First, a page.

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Where is the ethical line nowadays?

07.17.2009 by André Natta · → 1 Comment

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This post has nothing to do with the current state of our public officials here in Birmingham or the standards that we may be unrealistically attempting to hold them up to (at least, not yet).

It begins as a response to an ever growing debate on the blogosphere and the newsrooms, both physical and virtual, about what it is that the people want and if we as bloggers and mainstream media should give it to them.

The decision by TechCrunch to publish some of the documents that were stolen from Twitter has led some to want to cast stones about where “the line” is that should not be crossed.

Personally, I’m not quite sure that the line’s moved from where it was; I think we’ve just chosen to ignore it more often.

I do feel that we’ve become more accustomed to getting whatever we want whenever we want. This leads to voices becoming lost in the digital wilderness of finger pointing and innuendo. It is also not limited to the digitial world as we become frustrated with terrestrial radio stations and political representation – despite the fact that our choices have helped lead to what we’ve received, whether intentionally or not.

No one is immune from this, but it is possible to tone down the rhetoric just a little and see if we can’t get folks to think of solutions instead of dwelling on the doom and gloom.

Andrew Keen’s column in today’s Daily Telegraph about the situation, published while most of the metro Birmingham area was asleep in bed but just as our morning anchors started their days, said as much. According to a Tweet he sent out around 3 a.m., it cost him just a couple hundred followers. I’ll be interested in seeing what my comments cost me.

Earlier this year I spoke to a college class about the challenges and excitement associated with running what is essentially a modern gateway to local information. People all look at the world through their own lenses and I sincerely appreciate those of you that continue to look to us as one way to begin that journey on a daily basis. I had one student tell me that she didn’t trust blogs because they weren’t always filled with enough facts. I should point out that each student was required to maintain a blog as part of the class.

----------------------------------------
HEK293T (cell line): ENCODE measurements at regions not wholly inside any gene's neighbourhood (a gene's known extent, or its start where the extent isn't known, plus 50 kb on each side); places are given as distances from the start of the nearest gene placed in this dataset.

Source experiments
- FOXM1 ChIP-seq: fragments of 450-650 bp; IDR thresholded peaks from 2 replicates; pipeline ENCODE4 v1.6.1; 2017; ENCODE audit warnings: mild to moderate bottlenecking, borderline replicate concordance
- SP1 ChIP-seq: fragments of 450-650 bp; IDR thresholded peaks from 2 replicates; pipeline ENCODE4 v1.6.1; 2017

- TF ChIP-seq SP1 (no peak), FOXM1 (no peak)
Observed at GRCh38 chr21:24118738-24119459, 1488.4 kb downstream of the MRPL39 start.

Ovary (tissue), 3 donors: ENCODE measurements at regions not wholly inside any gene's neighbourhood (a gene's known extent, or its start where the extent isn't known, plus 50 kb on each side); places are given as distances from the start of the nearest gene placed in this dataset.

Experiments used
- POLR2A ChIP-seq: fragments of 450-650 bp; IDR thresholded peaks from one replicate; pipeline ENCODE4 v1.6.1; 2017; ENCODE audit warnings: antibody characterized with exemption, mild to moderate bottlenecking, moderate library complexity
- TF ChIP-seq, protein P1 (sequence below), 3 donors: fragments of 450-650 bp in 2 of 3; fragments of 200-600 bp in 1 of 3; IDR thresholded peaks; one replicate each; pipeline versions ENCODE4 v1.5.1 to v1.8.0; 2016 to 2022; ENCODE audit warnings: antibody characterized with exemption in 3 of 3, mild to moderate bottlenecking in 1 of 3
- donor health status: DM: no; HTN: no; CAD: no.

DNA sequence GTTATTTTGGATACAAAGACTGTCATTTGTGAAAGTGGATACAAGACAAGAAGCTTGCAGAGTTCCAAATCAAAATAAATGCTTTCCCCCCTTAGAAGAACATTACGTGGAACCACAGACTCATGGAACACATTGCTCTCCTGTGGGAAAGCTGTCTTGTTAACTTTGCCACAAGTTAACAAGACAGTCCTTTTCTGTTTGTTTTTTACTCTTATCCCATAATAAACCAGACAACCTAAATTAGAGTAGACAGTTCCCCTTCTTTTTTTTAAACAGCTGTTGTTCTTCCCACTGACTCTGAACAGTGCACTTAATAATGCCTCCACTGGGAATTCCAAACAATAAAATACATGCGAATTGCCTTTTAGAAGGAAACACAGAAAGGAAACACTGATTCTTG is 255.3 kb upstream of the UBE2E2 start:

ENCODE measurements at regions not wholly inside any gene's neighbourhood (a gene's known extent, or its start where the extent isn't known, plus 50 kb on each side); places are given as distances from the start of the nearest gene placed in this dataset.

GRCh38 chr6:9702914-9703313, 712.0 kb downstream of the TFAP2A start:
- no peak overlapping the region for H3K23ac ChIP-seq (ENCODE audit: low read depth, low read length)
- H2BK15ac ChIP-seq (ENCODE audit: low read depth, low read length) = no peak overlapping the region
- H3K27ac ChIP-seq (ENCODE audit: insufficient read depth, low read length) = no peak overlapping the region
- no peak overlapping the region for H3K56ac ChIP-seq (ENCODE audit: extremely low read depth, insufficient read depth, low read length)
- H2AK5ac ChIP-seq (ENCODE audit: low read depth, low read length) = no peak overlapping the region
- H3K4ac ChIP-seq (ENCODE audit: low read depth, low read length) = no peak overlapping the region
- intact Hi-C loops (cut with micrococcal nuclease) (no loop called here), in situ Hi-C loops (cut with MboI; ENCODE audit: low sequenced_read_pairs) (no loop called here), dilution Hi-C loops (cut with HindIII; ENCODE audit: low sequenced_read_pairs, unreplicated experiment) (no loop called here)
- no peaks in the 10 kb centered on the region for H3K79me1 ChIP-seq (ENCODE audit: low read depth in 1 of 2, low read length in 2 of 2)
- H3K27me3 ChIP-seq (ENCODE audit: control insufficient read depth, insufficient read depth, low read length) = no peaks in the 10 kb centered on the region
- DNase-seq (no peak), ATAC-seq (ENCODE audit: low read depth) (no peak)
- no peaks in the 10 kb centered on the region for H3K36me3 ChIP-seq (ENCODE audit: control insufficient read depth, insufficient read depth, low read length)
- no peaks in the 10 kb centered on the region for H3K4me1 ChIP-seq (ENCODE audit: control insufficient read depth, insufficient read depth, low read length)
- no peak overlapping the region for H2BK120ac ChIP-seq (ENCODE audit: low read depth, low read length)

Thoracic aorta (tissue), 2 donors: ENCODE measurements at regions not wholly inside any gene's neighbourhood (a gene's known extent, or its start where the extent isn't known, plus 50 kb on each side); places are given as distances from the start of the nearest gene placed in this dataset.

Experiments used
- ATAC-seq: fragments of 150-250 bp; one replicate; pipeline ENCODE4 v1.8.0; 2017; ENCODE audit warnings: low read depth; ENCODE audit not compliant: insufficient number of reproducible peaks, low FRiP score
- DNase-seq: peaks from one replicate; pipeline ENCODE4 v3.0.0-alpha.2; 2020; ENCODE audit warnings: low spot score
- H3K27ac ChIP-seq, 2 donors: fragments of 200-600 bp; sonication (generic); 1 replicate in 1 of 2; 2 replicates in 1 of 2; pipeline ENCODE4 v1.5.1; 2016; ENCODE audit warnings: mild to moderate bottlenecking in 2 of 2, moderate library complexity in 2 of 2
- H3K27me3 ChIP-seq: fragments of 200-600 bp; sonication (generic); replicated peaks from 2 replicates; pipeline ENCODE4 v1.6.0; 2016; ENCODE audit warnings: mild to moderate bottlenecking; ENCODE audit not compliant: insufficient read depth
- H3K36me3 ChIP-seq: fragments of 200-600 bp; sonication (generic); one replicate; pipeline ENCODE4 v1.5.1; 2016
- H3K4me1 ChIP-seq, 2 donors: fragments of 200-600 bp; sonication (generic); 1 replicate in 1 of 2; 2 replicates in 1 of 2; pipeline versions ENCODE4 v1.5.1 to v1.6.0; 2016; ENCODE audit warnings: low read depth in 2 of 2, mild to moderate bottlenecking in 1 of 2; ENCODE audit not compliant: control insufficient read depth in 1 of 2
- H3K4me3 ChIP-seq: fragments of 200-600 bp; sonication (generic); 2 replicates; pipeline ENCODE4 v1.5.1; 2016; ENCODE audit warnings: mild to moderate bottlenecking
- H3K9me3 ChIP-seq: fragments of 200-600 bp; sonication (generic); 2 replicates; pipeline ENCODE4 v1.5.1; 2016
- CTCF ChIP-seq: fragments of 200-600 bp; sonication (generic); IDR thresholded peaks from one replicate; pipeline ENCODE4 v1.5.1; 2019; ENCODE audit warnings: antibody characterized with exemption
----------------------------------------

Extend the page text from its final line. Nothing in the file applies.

I challenged her to do what she wanted other bloggers to do if she felt that way. There are millions of blogs that exist, with topics ranging from favorite foods to photo journals to political pundits and those that want to pretend to be one. I told her that she had a voice and that she should take advantage of that voice and follow her own standards; others would follow what she sets as a precedent. I told her not to give in just because there are those trying to convince people that sensationalism is all they should be seeking from bloggers and mainstream.

I do realize that there are shades of grey but I do believe that we dwell on bad news while good news becomes an after thought. We’re a community locally that believes in casting the stone first instead of taking a good hard look inward and having a healthy dialogue. We’ll try to do our part to aid in the conversation, but part of it is holding all of us that share information with you accountable.

There is one warning I would offer as this shift in mindset continues:

As Birmingham prepares to move forward, I would challenge those who attempt to threaten behind a supposed veil of protection to realize that it may not exist for much longer. Perhaps the days of making sure folks are truly aware of all sides of an issues are here and we are ready to have a true conversation and not just shoot arrows at each other from our silos.

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1 comments
Todd Hornsby
Todd Hornsby

For me, it all comes down to responsibility. Whether you are tweeting, typing an email to a friend, publishing a blog post or writing for a traditional media outlet, the writer has a responsibility to keep the reader informed of intent and provide accurate information. And it's not just the writer. The reader has a responsibility to engage in the subject enough, from as many angles as possible, to understand what is being said before forming his/her own opinion - whether the reader is writing a comment or just establishing their own personal opinion that influences their choices in life. Personally, I read things for many reasons. Sometimes I like the sensational (guilty pleasure), but most of the time I like to read things that will inform and educate me. I want the truth as much as possible. The truth can hurt sometimes, but I would rather be pained by the truth than coddled with lies. I'm a non-fiction reader. I want to learn. When I want fiction, I seek it out. My biggest complaint comes when I read fiction that is labeled non-fiction - politics is ripe with this type of example. Just so you know, I practice what I preach! In my job, I produce documentary video profiles of corporate award winners. The videos tell a story about the award winner that helps the audience understand why the recipient deserves the award. My ultimate goal with each project is to have the award winner respect the story I told about them because it was accurate to who they are and how they got to this place in their life. If I don't have their trust after they view the video, then it is very possible future award winners will know that I stretched the truth too much for dramatic effect and they will not let me into their lives for fear I will portray them in a less than truthful manner. All this to say, from all sides, we always need to know where the line is and only cross it when it's morally imperative to challenge the status quo - and never for the sake of sensationalism.